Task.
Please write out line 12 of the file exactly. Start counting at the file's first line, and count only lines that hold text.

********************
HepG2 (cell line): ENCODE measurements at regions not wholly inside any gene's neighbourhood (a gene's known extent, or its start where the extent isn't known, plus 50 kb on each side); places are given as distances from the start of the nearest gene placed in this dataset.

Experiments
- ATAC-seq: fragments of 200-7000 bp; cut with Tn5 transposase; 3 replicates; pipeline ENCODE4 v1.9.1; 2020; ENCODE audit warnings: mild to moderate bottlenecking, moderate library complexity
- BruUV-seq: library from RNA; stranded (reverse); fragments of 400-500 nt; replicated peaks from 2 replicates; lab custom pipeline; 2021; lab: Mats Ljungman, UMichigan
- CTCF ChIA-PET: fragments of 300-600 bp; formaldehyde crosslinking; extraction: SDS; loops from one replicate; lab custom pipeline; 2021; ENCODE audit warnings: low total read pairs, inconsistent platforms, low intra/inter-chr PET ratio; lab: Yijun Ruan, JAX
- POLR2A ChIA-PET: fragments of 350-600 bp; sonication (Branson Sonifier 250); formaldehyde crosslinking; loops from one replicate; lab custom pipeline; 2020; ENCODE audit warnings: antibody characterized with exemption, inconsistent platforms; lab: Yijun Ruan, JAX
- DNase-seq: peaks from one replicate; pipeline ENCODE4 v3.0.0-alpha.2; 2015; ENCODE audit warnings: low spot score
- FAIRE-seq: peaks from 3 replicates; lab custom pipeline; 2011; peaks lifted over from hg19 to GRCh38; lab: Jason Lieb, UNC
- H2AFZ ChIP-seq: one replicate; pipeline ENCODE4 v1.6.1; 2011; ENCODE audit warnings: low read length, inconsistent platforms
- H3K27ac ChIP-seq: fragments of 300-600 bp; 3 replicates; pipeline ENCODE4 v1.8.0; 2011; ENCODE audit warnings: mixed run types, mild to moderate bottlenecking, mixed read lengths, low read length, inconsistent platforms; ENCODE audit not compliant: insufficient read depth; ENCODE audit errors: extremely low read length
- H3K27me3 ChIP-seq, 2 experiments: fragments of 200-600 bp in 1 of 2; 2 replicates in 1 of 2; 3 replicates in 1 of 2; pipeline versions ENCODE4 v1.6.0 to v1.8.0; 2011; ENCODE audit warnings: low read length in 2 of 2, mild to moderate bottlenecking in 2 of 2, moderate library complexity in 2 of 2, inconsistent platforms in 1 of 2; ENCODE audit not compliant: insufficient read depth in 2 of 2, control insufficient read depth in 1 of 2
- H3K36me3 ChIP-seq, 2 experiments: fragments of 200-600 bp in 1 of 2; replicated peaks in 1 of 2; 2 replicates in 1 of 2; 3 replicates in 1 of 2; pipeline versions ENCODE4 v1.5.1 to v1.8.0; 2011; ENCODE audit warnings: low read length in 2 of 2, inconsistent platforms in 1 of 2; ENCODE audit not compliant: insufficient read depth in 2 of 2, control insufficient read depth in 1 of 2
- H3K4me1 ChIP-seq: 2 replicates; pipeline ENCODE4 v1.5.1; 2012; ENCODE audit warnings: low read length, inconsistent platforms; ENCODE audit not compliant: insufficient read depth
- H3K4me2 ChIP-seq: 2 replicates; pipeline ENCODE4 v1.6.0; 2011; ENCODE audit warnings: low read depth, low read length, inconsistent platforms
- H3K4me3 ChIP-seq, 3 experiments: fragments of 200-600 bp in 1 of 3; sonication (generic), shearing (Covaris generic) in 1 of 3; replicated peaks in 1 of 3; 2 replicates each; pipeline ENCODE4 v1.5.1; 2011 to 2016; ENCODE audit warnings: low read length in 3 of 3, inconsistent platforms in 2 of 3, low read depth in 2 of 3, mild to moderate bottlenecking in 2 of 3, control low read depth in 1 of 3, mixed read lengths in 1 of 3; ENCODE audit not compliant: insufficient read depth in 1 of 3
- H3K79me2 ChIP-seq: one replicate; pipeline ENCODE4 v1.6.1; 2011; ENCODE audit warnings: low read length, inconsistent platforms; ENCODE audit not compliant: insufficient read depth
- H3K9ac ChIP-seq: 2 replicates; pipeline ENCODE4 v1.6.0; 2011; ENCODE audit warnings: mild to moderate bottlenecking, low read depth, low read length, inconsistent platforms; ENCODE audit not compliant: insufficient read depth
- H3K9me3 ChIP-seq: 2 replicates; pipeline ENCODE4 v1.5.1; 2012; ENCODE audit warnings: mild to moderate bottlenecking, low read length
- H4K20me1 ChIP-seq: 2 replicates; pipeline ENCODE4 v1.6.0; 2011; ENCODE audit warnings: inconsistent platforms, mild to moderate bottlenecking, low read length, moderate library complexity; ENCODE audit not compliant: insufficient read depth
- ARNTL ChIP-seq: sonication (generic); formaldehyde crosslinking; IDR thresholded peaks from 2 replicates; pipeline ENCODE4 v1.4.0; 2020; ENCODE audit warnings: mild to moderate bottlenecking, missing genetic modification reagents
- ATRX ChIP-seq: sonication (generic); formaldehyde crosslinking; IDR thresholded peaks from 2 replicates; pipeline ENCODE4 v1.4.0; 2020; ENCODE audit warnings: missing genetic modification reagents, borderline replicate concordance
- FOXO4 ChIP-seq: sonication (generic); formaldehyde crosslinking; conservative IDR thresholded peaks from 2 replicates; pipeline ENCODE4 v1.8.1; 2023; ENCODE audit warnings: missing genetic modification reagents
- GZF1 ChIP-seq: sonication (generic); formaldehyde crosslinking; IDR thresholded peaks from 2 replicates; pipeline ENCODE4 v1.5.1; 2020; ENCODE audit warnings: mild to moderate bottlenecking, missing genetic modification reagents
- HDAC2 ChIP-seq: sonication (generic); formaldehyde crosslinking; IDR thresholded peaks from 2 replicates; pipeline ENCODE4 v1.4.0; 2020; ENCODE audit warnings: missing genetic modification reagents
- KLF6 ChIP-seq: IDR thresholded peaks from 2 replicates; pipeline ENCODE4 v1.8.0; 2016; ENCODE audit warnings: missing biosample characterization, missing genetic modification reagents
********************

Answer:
- H3K36me3 ChIP-seq, 2 experiments: fragments of 200-600 bp in 1 of 2; replicated peaks in 1 of 2; 2 replicates in 1 of 2; 3 replicates in 1 of 2; pipeline versions ENCODE4 v1.5.1 to v1.8.0; 2011; ENCODE audit warnings: low read length in 2 of 2, inconsistent platforms in 1 of 2; ENCODE audit not compliant: insufficient read depth in 2 of 2, control insufficient read depth in 1 of 2